1. You appear to have embedded the (also excellent) ‘Overview’ video (rather than ‘Pale Blue Dot’ as you appear to have intended). However, Carl Sagan is yet another example of a rational/reductionist/atheist who would quite clearly – as evidenced by that quotation in your photo of him at the top – not be impressed by woolly assertions that “truth is relative”… As such, I feel sure that he would be in agreement with both Guy McPherson and all those other eminent scientists I have mentioned in my recent comments elsewhere on LFD.


      1. Hi Patrice. You and I seem to have discovered here a very rich seam (i.e. “riche filon”) of agreement (apologies for the coal-mining analogy). If we are are to copy the wisdom of globalised capitalism we should now exploit it until it is completely exhausted….?


  2. That the cosmos reigns, absolute, was Carl Sagan’s central lesson. Just as the central lesson of science is that there is such a thing as absolute truth, and it provides the best ride for humanity.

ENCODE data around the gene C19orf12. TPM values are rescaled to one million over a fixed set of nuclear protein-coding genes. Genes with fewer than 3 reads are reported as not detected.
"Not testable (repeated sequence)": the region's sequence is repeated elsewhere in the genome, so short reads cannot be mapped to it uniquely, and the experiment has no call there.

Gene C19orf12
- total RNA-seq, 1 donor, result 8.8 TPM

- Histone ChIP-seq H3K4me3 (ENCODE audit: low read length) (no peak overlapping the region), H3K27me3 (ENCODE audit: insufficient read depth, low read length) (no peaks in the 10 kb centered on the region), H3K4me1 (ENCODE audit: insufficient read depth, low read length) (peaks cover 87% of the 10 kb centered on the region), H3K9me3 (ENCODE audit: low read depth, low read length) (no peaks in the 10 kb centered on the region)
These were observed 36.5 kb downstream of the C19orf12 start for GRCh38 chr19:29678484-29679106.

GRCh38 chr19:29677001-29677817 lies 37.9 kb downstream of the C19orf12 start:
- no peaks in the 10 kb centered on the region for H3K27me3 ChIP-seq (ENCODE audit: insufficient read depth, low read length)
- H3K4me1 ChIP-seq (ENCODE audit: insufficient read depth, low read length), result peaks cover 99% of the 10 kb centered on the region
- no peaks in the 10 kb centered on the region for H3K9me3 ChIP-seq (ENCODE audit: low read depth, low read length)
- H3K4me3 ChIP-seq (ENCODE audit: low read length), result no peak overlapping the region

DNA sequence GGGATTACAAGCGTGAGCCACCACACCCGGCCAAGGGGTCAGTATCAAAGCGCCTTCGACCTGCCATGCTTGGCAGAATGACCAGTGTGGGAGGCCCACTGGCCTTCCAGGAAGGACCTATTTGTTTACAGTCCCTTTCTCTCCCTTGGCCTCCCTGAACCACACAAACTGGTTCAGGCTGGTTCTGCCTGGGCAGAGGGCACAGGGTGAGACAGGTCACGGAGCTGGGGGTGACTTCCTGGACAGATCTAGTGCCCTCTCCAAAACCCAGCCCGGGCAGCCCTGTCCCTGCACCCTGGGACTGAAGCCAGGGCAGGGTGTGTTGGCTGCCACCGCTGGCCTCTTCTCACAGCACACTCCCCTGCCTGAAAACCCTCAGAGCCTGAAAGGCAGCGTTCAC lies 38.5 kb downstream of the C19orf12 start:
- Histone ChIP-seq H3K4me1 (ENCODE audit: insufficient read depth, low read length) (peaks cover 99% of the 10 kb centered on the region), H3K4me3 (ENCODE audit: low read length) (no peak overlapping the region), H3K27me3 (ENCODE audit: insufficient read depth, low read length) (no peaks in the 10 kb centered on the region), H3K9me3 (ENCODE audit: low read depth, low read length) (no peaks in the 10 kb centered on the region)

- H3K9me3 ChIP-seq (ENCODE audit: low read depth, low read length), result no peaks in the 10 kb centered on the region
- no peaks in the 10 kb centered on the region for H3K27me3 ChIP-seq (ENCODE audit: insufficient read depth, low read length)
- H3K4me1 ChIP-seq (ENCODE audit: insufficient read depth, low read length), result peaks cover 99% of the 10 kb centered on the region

In other news, the worst cruelty is to life itself. Even the worst human monsters of the past, frantic with the worst passions, as they engineered their crimes, never worked to extinguish all of life itself. Our present leaders, though, are doing so.

    This was the gist of:


  3. Martin: Reason is indeed the Mother Lode, the “riche filon”. Never more riches than there, who owns it owns what is the most valuable in the universe. So we are the ultimate capitalists, owners of most worth. Cooperation and collaboration much appreciated, BTW…


  4. Thanks Paul- Cosmos left a very positive impression on me and I’m glad to have been directed to the youtube episodes. And Small Blue Dot is something I post up on my facebook page at least every year and I’ve read the book half a dozen times. I was reminded again of the series when Brian Cox did his epic BBC series which was a big fat fail in my opinion: I have nothing against Cox or his accent but he lacks gravity and presence.

    Off to watch Cosmos now.


    1. So glad to have your feedback and comment. Sort of agree with you re Prof. Cox but it is still a magnificent series. Hope you enjoy tomorrow’s post in this place.